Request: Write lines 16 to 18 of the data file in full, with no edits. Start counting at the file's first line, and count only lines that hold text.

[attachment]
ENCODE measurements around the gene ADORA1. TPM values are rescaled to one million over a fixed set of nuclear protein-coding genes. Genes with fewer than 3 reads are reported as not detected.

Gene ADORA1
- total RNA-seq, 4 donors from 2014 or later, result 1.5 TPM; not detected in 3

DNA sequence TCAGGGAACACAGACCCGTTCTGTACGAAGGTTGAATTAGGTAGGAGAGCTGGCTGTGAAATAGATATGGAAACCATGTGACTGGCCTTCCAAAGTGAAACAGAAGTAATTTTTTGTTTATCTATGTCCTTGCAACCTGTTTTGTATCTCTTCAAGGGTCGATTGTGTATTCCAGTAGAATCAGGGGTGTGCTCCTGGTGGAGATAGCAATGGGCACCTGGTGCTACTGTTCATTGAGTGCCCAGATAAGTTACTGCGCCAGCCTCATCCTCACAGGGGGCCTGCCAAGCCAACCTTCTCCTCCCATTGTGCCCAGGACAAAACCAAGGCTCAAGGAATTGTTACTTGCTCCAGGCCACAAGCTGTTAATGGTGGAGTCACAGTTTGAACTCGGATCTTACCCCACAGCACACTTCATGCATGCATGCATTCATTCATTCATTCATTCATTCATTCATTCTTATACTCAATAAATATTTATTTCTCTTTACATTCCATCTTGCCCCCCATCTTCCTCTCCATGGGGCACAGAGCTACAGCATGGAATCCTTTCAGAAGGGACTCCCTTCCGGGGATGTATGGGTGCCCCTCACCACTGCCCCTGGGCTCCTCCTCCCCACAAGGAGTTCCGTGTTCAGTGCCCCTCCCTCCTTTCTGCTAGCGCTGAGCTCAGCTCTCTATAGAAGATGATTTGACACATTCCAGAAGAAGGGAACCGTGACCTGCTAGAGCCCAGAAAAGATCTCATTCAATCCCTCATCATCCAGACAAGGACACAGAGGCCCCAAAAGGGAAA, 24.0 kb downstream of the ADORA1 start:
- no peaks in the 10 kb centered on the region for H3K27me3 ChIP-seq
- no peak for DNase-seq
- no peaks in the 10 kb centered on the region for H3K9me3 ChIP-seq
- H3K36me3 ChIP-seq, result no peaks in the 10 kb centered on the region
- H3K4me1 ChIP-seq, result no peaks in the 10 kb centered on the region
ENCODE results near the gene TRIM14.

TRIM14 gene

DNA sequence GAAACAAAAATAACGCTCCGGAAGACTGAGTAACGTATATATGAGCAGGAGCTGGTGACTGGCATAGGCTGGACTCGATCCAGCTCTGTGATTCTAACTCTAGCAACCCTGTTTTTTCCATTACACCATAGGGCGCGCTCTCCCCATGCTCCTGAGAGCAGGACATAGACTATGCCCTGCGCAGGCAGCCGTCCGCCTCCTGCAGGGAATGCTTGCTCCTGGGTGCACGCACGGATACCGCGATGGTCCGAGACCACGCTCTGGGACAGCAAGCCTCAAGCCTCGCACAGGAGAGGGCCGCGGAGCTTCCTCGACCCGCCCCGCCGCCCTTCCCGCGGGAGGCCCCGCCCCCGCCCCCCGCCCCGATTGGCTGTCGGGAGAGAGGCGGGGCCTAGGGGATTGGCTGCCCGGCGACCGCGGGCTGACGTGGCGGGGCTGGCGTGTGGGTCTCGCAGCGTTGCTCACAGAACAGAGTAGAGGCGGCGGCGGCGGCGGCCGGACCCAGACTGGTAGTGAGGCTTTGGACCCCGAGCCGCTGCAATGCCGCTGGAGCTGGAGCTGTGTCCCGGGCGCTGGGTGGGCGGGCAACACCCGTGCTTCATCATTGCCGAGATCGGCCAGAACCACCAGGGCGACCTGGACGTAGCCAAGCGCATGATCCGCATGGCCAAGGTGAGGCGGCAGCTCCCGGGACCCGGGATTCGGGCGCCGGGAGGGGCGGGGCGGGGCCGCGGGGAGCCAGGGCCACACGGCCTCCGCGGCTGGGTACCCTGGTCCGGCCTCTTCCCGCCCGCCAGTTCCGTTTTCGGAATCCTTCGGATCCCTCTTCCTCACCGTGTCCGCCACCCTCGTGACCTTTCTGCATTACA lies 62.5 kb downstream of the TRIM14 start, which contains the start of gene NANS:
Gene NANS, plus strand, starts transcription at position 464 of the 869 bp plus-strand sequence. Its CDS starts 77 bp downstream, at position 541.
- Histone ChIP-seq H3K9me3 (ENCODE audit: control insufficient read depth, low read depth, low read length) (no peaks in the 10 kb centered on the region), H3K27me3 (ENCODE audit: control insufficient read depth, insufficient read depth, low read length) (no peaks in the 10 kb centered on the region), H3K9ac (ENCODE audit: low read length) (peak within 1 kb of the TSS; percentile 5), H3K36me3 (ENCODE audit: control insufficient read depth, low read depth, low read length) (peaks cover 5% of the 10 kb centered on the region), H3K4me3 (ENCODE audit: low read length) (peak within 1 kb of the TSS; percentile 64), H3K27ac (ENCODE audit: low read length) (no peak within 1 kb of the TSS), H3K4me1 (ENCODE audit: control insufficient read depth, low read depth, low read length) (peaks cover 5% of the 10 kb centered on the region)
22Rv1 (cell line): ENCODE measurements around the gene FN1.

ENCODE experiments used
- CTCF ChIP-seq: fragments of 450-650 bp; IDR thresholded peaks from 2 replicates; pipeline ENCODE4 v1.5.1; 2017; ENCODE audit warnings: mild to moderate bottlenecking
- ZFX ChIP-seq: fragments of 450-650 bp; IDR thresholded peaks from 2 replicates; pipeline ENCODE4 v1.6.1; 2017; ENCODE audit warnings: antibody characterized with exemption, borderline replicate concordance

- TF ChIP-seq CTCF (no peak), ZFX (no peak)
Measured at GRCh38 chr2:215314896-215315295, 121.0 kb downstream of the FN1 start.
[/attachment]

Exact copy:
ENCODE experiments used
- CTCF ChIP-seq: fragments of 450-650 bp; IDR thresholded peaks from 2 replicates; pipeline ENCODE4 v1.5.1; 2017; ENCODE audit warnings: mild to moderate bottlenecking
- ZFX ChIP-seq: fragments of 450-650 bp; IDR thresholded peaks from 2 replicates; pipeline ENCODE4 v1.6.1; 2017; ENCODE audit warnings: antibody characterized with exemption, borderline replicate concordance